New web app tutorials in the VS and VS Code Python docs, and docs feedback

This post was written by Kraig Brockschmidt

Recognizing the popularity of the Django and Flask web app frameworks, we recently added several tutorials in the Python documentation that guide you through working with these frameworks in Microsoft’s Python-capable IDEs: the lightweight Visual Studio Code available on all operating systems, and the full Visual Studio for Windows. If you haven’t seen the tutorials yet, this blog post gives you a brief introduction. We also wanted to take the opportunity to highlight how you can contribute to docs, and the ways you can give feedback—both of which we very much welcome!

Flask in Visual Studio Code

First is Using Flask in Visual Studio Code, an already popular walkthrough that starts with creating an environment for Flask and getting a very simple Hello World app up and running. From there it introduces Python debugging and debugger configurations for Flask, using page templates, serving static files, and using template inheritance. The end result is a multi-page app as shown below, which can serve as a starting point for projects of your own. The completed code for the tutorial is available on GitHub.

Django and Flask in Visual Studio

For Visual Studio, we’ve added two series of tutorials for Django and Flask.

Learn Django in Visual Studio is a series of six articles in which you learn how to do the following:

  • Step 1: Create a basic Django project in a Git repository using the "Blank Django Web Project" template
  • Step 2: Create a Django app with one page and render that page using a template
  • Step 3: Serve static files, add pages, and use template inheritance
  • Step 4: Use the Django Web Project template to create an app with multiple pages and responsive design
  • Step 5: Authenticate users
  • Step 6: Use the Polls Django Web Project template to create an app that uses models, database migrations, and customizations to the administrative interface

As you can see, in this tutorial you learn about Django in the context of Visual Studio project templates. The tutorial explains everything that’s happening in the templates, so you can easily adapt the template-generated apps to suit your own needs. The code for the tutorial can of course be found on GitHub.

Learn Flask in Visual Studio, similarly, walks you through the different Flask project templates (code on GitHub):

  • Step 1: Create a basic Flask project in a Git repository using the "Blank Flask Web Project" template
  • Step 2: Create a Flask app with one page and render that page using a template
  • Step 3: Serve static files, add pages, and use template inheritance
  • Step 4: Use the Flask Web Project template to create an app with multiple pages and responsive design
  • Step 5: Use the Polls Flask Web Project template to create a polling app that uses a variety of storage options (Azure storage, MongoDB, or memory).

Other Highlights

We’ve also recently added a reference for Python-related item templates in Visual Studio. And if you’re interested in writing C++ modules that you can use from your Python programs, check out Creating a C++ extension for Python.

Contribute to the documentation!

Did you know that all the documentation for Visual Studio and Visual Studio Code is open source?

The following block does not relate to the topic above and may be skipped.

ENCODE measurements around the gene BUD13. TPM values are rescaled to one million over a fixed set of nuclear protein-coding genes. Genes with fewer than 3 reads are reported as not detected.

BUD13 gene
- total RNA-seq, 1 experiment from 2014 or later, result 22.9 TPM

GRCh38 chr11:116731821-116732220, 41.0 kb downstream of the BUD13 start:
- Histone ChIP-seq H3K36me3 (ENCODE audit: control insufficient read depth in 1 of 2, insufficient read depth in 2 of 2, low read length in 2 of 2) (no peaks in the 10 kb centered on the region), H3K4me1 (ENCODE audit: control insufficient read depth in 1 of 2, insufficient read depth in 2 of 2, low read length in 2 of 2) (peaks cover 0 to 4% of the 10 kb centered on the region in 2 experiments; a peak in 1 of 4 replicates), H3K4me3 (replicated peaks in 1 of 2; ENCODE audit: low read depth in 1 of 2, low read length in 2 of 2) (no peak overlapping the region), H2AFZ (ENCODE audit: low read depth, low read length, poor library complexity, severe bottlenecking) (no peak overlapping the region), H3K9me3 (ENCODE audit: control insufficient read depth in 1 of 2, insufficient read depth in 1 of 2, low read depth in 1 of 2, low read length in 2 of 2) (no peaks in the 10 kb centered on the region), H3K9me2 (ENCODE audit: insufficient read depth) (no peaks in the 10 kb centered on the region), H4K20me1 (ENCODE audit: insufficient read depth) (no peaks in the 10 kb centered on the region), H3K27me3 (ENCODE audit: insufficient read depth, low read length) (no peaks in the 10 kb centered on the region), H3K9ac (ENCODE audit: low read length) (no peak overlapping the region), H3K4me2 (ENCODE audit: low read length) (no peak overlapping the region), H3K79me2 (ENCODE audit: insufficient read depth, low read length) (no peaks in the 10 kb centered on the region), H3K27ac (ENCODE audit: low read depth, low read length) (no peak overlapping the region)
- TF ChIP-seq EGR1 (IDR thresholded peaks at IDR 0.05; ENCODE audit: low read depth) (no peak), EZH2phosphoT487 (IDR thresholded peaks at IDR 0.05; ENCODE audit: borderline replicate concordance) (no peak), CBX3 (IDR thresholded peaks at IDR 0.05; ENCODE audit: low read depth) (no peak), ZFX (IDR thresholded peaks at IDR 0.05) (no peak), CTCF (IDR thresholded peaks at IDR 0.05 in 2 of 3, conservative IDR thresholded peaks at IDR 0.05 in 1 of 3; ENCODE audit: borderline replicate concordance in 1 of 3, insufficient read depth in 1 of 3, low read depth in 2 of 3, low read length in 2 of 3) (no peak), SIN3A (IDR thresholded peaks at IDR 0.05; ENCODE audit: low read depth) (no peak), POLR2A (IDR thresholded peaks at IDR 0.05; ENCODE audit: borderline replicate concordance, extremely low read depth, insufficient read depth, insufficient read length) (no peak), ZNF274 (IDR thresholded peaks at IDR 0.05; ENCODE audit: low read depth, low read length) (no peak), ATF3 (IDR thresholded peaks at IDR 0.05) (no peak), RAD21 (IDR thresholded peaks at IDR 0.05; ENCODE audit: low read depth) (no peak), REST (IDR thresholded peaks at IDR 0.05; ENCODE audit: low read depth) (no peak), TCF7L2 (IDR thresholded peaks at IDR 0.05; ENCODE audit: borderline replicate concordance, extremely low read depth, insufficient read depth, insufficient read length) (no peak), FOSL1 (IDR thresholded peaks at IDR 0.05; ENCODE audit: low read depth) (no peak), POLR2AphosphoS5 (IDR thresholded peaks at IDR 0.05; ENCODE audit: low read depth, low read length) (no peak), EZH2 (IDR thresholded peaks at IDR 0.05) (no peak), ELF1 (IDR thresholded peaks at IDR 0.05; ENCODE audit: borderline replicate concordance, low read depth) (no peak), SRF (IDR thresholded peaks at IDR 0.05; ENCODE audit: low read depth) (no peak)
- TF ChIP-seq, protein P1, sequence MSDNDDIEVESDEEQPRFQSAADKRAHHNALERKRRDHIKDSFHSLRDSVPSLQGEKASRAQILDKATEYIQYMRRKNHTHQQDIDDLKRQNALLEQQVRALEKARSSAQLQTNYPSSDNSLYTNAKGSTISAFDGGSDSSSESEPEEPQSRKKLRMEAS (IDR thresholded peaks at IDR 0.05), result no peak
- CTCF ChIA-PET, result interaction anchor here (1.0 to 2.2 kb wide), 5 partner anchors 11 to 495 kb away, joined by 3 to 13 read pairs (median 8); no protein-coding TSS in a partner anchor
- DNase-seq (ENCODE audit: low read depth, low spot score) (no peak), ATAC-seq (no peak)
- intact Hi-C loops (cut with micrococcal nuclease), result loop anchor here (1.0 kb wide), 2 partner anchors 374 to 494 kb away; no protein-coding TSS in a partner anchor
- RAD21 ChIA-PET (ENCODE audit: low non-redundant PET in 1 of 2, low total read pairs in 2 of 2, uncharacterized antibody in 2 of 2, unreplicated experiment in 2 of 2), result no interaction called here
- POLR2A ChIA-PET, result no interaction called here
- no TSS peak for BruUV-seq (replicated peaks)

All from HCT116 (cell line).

We’re delighted to receive contributions from the community in both docsets, and actively monitor pull requests. Truly, no contribution is too small. As the content developer who manages these docsets, I very much appreciate anyone who takes the time to fix a typo, correct an error, or otherwise make the docs better! Your contribution doesn’t have to be perfect, either: we’ll take the time to do the necessary editing and formatting.

And did you know you can contribute by simply using the Edit command that appears on each article in the Visual Studio Code docs:

and in the Visual Studio docs?

Those links take you straight into the GitHub repository for that article, where you can make edits, see the history, and enjoy all the other GitHub goodness.

Give docs feedback: what would you like to see?

We also welcome any doc issues or requests you have for new content. In the Visual Studio Docs, the Feedback command that alongside Edit takes you to the bottom of the page where you can create GitHub issues without leaving the docs at all. The Feedback section also shows existing issues and provides a Product Feedback link through which you can file bugs and feature requests for the Python Tools themselves. You can also just create an issue at any time directly in the Visual Studio docs repo.

We’re very responsive to issues and requests. For example, VS docs issue 1086, shown above, identified a detail that was missing from the documentation for the Python Environments window, which we fixed within a day!

For Visual Studio Code, we don’t have integration with GitHub directly in the docs, so just file an issue directly in the repo. For product feedback, use the Request and Report links on the right side of each docs page:

To file a issues for the Python Extension for Visual Studio Code itself (not the docs), go to

In closing, it’s worth mentioning that although you can leave feedback through the “Is this page helpful?” controls in the docs, they are anonymous mechanisms that unfortunately don’t provide us any way to respond. We vastly prefer that you use GitHub issues so we can ask for more details and let you know when the issue has been addressed.


Kraig Brockschmidt
Content Developer for Python in Visual Studio and Visual Studio Code

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